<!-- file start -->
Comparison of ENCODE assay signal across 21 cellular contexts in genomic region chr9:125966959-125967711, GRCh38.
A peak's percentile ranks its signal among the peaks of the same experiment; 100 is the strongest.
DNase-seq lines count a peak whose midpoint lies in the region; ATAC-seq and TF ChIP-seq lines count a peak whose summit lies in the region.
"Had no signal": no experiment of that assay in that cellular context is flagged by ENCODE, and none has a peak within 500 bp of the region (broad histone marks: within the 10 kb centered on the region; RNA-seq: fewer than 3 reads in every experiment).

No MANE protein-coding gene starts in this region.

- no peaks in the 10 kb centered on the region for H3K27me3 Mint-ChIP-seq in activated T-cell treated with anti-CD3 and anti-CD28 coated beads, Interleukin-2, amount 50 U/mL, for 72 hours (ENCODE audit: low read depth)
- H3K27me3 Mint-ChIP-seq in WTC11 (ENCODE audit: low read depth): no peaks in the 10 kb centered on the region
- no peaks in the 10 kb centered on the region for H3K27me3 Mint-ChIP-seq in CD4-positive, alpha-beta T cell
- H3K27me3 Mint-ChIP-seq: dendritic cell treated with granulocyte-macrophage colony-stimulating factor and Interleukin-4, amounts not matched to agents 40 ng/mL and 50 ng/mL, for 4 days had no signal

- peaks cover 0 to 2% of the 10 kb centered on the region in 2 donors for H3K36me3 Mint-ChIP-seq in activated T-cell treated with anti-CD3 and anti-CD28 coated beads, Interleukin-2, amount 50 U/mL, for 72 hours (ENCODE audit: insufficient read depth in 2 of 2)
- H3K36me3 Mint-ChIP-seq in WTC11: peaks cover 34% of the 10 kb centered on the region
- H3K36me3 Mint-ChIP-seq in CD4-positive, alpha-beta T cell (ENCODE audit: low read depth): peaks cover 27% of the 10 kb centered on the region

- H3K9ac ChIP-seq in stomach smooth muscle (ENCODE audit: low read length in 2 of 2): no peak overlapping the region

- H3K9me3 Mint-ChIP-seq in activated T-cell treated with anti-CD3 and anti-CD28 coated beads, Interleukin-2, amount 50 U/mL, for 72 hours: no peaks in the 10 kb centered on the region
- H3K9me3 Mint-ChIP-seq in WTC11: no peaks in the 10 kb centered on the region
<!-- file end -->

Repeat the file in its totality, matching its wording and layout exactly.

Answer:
Comparison of ENCODE assay signal across 21 cellular contexts in genomic region chr9:125966959-125967711, GRCh38.
A peak's percentile ranks its signal among the peaks of the same experiment; 100 is the strongest.
DNase-seq lines count a peak whose midpoint lies in the region; ATAC-seq and TF ChIP-seq lines count a peak whose summit lies in the region.
"Had no signal": no experiment of that assay in that cellular context is flagged by ENCODE, and none has a peak within 500 bp of the region (broad histone marks: within the 10 kb centered on the region; RNA-seq: fewer than 3 reads in every experiment).

No MANE protein-coding gene starts in this region.

- no peaks in the 10 kb centered on the region for H3K27me3 Mint-ChIP-seq in activated T-cell treated with anti-CD3 and anti-CD28 coated beads, Interleukin-2, amount 50 U/mL, for 72 hours (ENCODE audit: low read depth)
- H3K27me3 Mint-ChIP-seq in WTC11 (ENCODE audit: low read depth): no peaks in the 10 kb centered on the region
- no peaks in the 10 kb centered on the region for H3K27me3 Mint-ChIP-seq in CD4-positive, alpha-beta T cell
- H3K27me3 Mint-ChIP-seq: dendritic cell treated with granulocyte-macrophage colony-stimulating factor and Interleukin-4, amounts not matched to agents 40 ng/mL and 50 ng/mL, for 4 days had no signal

- peaks cover 0 to 2% of the 10 kb centered on the region in 2 donors for H3K36me3 Mint-ChIP-seq in activated T-cell treated with anti-CD3 and anti-CD28 coated beads, Interleukin-2, amount 50 U/mL, for 72 hours (ENCODE audit: insufficient read depth in 2 of 2)
- H3K36me3 Mint-ChIP-seq in WTC11: peaks cover 34% of the 10 kb centered on the region
- H3K36me3 Mint-ChIP-seq in CD4-positive, alpha-beta T cell (ENCODE audit: low read depth): peaks cover 27% of the 10 kb centered on the region

- H3K9ac ChIP-seq in stomach smooth muscle (ENCODE audit: low read length in 2 of 2): no peak overlapping the region

- H3K9me3 Mint-ChIP-seq in activated T-cell treated with anti-CD3 and anti-CD28 coated beads, Interleukin-2, amount 50 U/mL, for 72 hours: no peaks in the 10 kb centered on the region
- H3K9me3 Mint-ChIP-seq in WTC11: no peaks in the 10 kb centered on the region